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End to the first act

Six years since the idea was first raised, the European Commission has finally drawn a curtain on its proposal to apply rigid risk-based solvency requirements – pillar one of Solvency II – on occupational pension funds in IORP II. At least for now, since Michel Barnier, the commissioner for the single market, has made it clear that this is a postponement, not a policy abandonment.

The proposal to apply Solvency II-type rules met a chorus of disapproval from almost all quarters from the outset, other than from the insurance lobby. But the counter arguments fell on deaf ears.

The arguments against the application of insurance-like solvency capital requirements, and the holistic balance sheet proposal, are well rehearsed. Pension funds are not life insurers and discharge their liabilities over a period of many decades.

As trusts (or the equivalent), they exist solely to meet the obligations to beneficiaries. They are not in competition with insurers as such and certainly not in the same market segments; while insurance-based workplace pensions may be suitable for smaller schemes, and are widely used, they are rarely, if ever, efficient for larger ones.

The impact on asset allocation has also been a main focus for critics, since Solvency II type rules would drive pension funds away from the same long-term asset classes – infrastructure or private equity, for instance – that might allow them to better optimise their risk and return requirements and benefit the wider European economy.

The intellectual basis for risk-based solvency capital requirements has also come under extreme scrutiny, particularly the suitability of value-at-risk calculations. The holistic balance sheet proposal and QIS exercise have been roundly criticised.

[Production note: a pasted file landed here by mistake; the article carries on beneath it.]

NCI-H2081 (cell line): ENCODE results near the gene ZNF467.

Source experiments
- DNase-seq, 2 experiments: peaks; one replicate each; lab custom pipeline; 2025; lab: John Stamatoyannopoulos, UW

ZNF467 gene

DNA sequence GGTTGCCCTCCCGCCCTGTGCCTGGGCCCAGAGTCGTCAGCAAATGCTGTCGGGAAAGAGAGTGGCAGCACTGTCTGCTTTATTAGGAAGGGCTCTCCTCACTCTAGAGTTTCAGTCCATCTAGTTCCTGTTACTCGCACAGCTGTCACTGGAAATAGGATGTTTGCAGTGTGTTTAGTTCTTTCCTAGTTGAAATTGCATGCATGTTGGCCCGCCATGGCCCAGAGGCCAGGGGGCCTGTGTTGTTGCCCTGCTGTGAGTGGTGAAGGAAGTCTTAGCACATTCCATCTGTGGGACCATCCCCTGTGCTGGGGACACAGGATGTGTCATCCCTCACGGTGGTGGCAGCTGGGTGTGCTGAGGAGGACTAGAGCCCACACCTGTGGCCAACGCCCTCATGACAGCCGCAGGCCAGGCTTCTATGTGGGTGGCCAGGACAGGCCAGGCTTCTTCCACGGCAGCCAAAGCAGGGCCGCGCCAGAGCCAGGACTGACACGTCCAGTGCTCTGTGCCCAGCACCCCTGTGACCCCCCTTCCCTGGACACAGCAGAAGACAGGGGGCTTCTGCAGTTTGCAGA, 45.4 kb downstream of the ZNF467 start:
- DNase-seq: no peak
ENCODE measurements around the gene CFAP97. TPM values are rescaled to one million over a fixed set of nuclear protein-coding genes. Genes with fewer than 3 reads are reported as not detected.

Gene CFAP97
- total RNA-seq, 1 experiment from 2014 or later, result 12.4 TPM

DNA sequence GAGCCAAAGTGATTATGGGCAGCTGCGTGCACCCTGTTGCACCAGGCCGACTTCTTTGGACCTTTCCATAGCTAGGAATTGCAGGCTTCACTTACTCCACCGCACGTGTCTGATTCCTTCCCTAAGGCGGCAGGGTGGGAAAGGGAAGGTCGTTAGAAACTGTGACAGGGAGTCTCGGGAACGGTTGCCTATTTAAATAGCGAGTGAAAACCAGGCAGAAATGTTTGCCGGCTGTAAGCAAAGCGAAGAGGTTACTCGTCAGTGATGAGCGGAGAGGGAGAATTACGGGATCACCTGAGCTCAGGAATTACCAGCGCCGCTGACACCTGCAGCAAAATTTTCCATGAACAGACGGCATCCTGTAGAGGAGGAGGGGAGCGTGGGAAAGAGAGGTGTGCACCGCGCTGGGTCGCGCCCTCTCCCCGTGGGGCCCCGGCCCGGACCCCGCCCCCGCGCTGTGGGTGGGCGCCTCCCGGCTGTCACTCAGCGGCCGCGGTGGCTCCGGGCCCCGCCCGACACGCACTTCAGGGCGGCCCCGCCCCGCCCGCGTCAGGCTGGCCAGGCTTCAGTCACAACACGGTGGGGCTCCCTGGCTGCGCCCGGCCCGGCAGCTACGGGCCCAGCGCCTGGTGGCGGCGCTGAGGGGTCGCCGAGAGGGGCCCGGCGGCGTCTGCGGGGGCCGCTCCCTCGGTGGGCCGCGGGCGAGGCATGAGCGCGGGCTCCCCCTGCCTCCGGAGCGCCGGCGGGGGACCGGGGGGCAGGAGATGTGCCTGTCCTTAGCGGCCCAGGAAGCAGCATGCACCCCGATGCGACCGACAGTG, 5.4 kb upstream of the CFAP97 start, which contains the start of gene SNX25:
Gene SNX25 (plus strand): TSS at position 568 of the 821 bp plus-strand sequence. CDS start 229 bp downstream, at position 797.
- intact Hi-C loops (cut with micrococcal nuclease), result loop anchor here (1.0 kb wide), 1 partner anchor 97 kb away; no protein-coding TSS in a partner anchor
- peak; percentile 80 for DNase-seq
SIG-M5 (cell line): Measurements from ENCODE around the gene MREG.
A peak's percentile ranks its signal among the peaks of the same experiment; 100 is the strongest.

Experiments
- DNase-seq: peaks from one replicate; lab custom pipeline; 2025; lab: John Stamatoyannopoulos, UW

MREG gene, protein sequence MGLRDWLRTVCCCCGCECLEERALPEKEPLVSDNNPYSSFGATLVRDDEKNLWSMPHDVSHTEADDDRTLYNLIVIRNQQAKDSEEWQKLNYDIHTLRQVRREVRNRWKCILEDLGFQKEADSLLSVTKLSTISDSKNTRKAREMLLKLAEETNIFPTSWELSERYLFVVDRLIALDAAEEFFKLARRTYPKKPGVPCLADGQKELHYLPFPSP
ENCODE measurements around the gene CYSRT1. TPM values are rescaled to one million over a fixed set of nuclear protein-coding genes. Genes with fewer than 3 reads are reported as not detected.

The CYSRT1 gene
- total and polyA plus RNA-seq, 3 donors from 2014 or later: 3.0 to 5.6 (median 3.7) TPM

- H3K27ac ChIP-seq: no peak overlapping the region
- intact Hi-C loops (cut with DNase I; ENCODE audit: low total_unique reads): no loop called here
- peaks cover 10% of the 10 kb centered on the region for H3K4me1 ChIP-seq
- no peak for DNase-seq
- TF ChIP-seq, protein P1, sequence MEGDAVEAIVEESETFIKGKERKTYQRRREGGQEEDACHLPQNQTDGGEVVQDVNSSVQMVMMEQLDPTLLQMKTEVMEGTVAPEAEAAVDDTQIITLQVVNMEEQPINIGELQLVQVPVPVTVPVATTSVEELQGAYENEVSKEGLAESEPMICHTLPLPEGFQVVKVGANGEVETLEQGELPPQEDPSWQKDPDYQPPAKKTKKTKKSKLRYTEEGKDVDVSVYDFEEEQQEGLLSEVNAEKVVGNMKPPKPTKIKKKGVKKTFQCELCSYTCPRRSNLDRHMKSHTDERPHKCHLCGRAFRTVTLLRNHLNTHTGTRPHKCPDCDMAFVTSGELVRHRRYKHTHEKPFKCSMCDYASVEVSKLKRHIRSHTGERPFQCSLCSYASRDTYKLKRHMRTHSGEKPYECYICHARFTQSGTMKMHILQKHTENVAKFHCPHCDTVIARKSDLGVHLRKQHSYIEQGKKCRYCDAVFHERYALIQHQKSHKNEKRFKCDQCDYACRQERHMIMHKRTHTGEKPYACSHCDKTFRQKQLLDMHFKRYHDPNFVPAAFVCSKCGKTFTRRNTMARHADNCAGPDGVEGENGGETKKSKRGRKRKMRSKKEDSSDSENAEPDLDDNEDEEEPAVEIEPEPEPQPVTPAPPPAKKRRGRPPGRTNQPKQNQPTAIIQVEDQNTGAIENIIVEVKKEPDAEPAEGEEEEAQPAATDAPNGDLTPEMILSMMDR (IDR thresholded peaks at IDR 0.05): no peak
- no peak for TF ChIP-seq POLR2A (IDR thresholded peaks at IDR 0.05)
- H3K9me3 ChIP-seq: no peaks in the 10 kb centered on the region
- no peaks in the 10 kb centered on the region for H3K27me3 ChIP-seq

More contentiously, some have argued that the Commission may be exceeding its mandate in seeking to regulate workplace pension agreements, since these fall under the social and labour law, which is outside the Commission’s scope.

It appears to have been the preliminary results of EIOPA’s first QIS in April that have swayed the Commission. Since this Commission’s term comes to an end next year, it is also unlikely that a full draft directive could have been brought forward in time.

It is tempting to think any resurrection of the pillar one proposals will recede conveniently to the end of this decade or into the next. But fans of the BBC sitcom Yes, Minister will know that some policy ideas embed themselves in an organisation so firmly that they are near impossible to quash.

A slimmed down IORP II will still contain pillars two and three of Solvency II – covering governance and risk management, and disclosure and transparency respectively.

So much effort has been spent on the solvency requirements on pillar one that the other two have been somewhat overlooked. Their impact should not be underestimated as their incorporation in Solvency II could mean the adoption of a different regulatory and risk management culture for some EU countries.

They alone may lead to an improvement in risk management culture, and even possibly to consolidation if funds, sponsors or regulators see benefits in seeking economies of scale.
This is not necessarily to be feared but the industry as a whole could certainly do without the long and drawn-out process that Solvency II is currently experiencing. And although the curtain may have fallen for now on pillar one, there will be new challenges – dealing with a new pensions portability proposal, for instance, and possible moves towards mandatory shareholder voting.

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